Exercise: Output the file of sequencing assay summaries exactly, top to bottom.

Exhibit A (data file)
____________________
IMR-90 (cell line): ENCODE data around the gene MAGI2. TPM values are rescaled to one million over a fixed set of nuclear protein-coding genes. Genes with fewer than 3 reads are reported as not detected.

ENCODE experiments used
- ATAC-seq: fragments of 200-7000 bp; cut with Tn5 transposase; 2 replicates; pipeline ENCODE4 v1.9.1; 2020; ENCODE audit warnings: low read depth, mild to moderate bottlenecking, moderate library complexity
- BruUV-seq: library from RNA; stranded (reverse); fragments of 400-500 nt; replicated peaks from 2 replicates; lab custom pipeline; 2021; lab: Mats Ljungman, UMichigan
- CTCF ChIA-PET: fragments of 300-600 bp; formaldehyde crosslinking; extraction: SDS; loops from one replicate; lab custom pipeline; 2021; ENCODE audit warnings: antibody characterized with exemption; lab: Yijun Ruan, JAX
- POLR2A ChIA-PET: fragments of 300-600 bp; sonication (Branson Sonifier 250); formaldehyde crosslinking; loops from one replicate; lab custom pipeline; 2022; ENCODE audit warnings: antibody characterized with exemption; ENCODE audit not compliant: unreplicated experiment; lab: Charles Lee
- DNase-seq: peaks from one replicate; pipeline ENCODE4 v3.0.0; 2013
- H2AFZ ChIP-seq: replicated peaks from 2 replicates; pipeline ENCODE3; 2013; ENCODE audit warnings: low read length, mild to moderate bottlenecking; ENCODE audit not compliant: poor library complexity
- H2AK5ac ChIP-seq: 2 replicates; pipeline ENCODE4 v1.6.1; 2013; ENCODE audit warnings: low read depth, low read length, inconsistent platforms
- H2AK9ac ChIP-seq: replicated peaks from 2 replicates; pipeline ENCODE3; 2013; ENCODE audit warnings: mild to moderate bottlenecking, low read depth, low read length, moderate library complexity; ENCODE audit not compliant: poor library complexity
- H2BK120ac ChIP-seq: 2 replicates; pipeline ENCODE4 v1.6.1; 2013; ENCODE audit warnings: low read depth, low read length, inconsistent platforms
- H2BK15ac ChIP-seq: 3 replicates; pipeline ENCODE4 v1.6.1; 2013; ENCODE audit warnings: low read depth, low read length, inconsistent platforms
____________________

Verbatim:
IMR-90 (cell line): ENCODE data around the gene MAGI2. TPM values are rescaled to one million over a fixed set of nuclear protein-coding genes. Genes with fewer than 3 reads are reported as not detected.

ENCODE experiments used
- ATAC-seq: fragments of 200-7000 bp; cut with Tn5 transposase; 2 replicates; pipeline ENCODE4 v1.9.1; 2020; ENCODE audit warnings: low read depth, mild to moderate bottlenecking, moderate library complexity
- BruUV-seq: library from RNA; stranded (reverse); fragments of 400-500 nt; replicated peaks from 2 replicates; lab custom pipeline; 2021; lab: Mats Ljungman, UMichigan
- CTCF ChIA-PET: fragments of 300-600 bp; formaldehyde crosslinking; extraction: SDS; loops from one replicate; lab custom pipeline; 2021; ENCODE audit warnings: antibody characterized with exemption; lab: Yijun Ruan, JAX
- POLR2A ChIA-PET: fragments of 300-600 bp; sonication (Branson Sonifier 250); formaldehyde crosslinking; loops from one replicate; lab custom pipeline; 2022; ENCODE audit warnings: antibody characterized with exemption; ENCODE audit not compliant: unreplicated experiment; lab: Charles Lee
- DNase-seq: peaks from one replicate; pipeline ENCODE4 v3.0.0; 2013
- H2AFZ ChIP-seq: replicated peaks from 2 replicates; pipeline ENCODE3; 2013; ENCODE audit warnings: low read length, mild to moderate bottlenecking; ENCODE audit not compliant: poor library complexity
- H2AK5ac ChIP-seq: 2 replicates; pipeline ENCODE4 v1.6.1; 2013; ENCODE audit warnings: low read depth, low read length, inconsistent platforms
- H2AK9ac ChIP-seq: replicated peaks from 2 replicates; pipeline ENCODE3; 2013; ENCODE audit warnings: mild to moderate bottlenecking, low read depth, low read length, moderate library complexity; ENCODE audit not compliant: poor library complexity
- H2BK120ac ChIP-seq: 2 replicates; pipeline ENCODE4 v1.6.1; 2013; ENCODE audit warnings: low read depth, low read length, inconsistent platforms
- H2BK15ac ChIP-seq: 3 replicates; pipeline ENCODE4 v1.6.1; 2013; ENCODE audit warnings: low read depth, low read length, inconsistent platforms